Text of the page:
Earthquake Facts

An undersea earthquake in the Indian Ocean triggered a series of devastating tsunamis on Dec. 26, 2004. The tsunamis struck the coasts of most landmasses bordering the Indian Ocean, bringing 100-foot waves and killing over 225,000 people in 11 countries.

When the Chilean earthquake occurred in 1960, seismographs recorded seismic waves that traveled around the world. These seismic waves shook the entire earth for many days.

Alaska is the most earthquake-prone state and one of the most seismically active regions in the world. The region experiences a magnitude 7.0 earthquake almost every year and a magnitude 8.0 or greater earthquake approximately once every 14 years.

The largest recorded earthquake in the United States was a magnitude 9.2 that struck Prince William Sound, Alaska on March 28, 1964.

The largest recorded earthquake in the world was a magnitude 9.5 in Chile on May 22, 1960.

The deadliest earthquake known hit Shansi, China on January 23, 1556. An estimated 830,000 people died.

Earthquakes kill approximately 8,000 people each year and have caused an estimated 13 million deaths in the past 4,000 years.

Aftershocks occur because the displaced fault line and crust are adjusting to the effects of the main earthquake. Larger earthquakes can have aftershocks that last for years.

Earthquakes are mostly caused by geological faults, but they can also be caused by landslides, nuclear testing, mine tests, and volcanic activity.

The world’s worst landslide started by an earthquake occurred in 1920 in the Kansu province in China. The landslide killed about 200,000 people.

The 1906 earthquake in California was before the Richter scale, but scientists estimate it would rank as a 7.8. As much as 90% of the damage in San Francisco was from fires caused by cracked gas pipes. San Francisco burned for three days and nights.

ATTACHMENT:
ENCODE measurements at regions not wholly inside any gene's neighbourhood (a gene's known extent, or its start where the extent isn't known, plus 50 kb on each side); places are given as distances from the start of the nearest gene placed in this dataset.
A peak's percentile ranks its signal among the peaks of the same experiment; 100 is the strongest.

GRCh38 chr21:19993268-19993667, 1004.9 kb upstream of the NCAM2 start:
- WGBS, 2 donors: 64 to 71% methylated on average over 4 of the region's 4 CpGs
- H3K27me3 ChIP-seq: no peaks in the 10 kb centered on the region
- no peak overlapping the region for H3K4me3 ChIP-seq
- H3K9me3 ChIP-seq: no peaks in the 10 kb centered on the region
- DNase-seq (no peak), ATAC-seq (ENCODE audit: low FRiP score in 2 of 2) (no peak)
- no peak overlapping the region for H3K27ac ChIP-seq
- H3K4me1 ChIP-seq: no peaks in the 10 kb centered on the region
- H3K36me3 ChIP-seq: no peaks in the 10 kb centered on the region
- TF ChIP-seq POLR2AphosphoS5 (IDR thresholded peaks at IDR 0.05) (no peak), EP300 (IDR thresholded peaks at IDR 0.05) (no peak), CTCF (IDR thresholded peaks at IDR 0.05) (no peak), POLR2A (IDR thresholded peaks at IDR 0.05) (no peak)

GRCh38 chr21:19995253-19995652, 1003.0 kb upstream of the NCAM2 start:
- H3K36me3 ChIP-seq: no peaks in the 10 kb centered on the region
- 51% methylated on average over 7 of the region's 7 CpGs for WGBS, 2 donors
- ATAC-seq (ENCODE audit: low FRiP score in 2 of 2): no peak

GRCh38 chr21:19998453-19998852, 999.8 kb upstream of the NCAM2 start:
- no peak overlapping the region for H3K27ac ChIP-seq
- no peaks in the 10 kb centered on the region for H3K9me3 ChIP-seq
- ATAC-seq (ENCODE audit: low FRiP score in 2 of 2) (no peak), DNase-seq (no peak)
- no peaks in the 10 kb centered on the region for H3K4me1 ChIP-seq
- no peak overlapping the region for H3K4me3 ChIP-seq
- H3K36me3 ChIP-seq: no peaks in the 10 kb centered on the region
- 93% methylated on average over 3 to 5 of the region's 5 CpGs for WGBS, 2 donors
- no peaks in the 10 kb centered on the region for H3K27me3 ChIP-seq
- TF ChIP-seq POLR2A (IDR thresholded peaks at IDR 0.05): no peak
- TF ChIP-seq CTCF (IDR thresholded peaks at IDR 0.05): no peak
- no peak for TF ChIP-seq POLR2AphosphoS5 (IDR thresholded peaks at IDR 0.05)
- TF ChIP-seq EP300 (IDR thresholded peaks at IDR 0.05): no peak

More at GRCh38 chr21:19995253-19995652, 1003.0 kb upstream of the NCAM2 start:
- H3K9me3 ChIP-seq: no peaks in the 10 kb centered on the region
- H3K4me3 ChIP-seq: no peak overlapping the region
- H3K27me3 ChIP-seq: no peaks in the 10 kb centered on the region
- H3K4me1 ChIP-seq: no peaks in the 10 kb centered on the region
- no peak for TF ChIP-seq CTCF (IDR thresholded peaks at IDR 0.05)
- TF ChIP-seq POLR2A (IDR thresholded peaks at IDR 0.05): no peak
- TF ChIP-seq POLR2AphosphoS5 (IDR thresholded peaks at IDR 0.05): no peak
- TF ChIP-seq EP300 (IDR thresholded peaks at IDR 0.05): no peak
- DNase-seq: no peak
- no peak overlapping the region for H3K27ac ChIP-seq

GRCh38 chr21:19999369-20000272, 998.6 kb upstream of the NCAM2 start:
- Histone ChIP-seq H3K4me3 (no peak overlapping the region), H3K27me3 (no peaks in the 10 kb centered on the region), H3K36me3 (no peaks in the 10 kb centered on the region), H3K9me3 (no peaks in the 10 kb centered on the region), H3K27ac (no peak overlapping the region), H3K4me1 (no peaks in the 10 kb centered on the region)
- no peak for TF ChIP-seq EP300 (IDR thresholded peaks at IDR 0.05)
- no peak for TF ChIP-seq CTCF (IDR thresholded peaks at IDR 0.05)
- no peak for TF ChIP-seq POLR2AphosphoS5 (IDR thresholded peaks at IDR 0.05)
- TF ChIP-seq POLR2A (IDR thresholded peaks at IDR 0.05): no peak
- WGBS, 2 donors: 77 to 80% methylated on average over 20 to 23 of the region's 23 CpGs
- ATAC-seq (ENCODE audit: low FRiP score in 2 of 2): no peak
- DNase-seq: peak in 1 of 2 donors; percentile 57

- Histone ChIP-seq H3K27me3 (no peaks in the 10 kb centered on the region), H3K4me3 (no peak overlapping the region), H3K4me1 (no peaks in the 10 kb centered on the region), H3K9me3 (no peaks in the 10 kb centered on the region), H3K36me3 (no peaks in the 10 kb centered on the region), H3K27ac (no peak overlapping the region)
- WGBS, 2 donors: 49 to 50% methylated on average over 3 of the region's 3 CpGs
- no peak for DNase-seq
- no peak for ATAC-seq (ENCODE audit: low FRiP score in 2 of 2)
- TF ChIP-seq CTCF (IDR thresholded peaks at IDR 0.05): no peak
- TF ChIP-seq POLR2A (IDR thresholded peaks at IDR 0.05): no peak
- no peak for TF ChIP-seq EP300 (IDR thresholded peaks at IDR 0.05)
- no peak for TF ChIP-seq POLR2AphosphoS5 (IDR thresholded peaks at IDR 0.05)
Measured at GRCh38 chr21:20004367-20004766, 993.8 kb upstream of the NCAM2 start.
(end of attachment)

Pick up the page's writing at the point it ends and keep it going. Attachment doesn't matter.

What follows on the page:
There are four types of faults in the earth: normal, reverse, thrust, and strike-up.

Nearly 2,000 years ago, a Chinese astronomer named Zhang Heng (A.D. 78-139) invented the world’s first earthquake detector. It could detect earthquakes more than 370 miles (600 km) away.

An earthquake in A.D. 1201 in the eastern Mediterranean is labeled the worst earthquake in history and claimed an estimated one million lives.

Earthquakes occur only in the Earth’s crust. Deep earthquakes originate in crust that is sliding down beneath another tectonic plate. The most devastating earthquakes are those that are strong and shallow with the focus point less than 20 miles (32 km) underground and that occur in highly populated areas.

Englishman John Milne invented the seismograph in 1880.

Before an earthquake, ponds and canals may give off a strange smell. This is caused by the release of gases underground. The temperature of ground water can also become warmer.

An earthquake can release hundreds of times more energy than the nuclear bomb that was dropped on Hiroshima in Japan in 1945.

The San Andreas Fault is moving about 2 inches a year, about the same rate fingernails grow. At this rate, San Francisco and Los Angeles will be next to each other in 15 million years.

The 9.0 earthquake that struck Japan March 11, 2011 was the worst earthquake in Japan’s history. It created a tsunami with waves as high as 30 feet (10 meters) and severely damaged nuclear power plants.

Seismic waves can travel at a very high speed. The fastest seismic wave recorded till date is 225 miles or 360 kilometers an hour.

Earthquakes occurring on one side of earth are capable of shaking earth’s other side. The 2004 Indian Ocean earthquake, according to Seismologists, weakened the famous San Andreas Fault of California. Similarly, the earthquake that occurred in Chile in 1960 was so massive that the entire earth was shaken for several days. This phenomenon, known as oscillation, was measured by seismic stations located all over the world.

Most earthquakes and happen in the United States are near oil fracking wells and geothermal plants.

The National Earthquake Information Center (NEIC) records an average of 20,000 earthquakes every year (about 50 a day) around the world. There are, however, millions of earthquakes estimated to occur every year that are too weak to be recorded.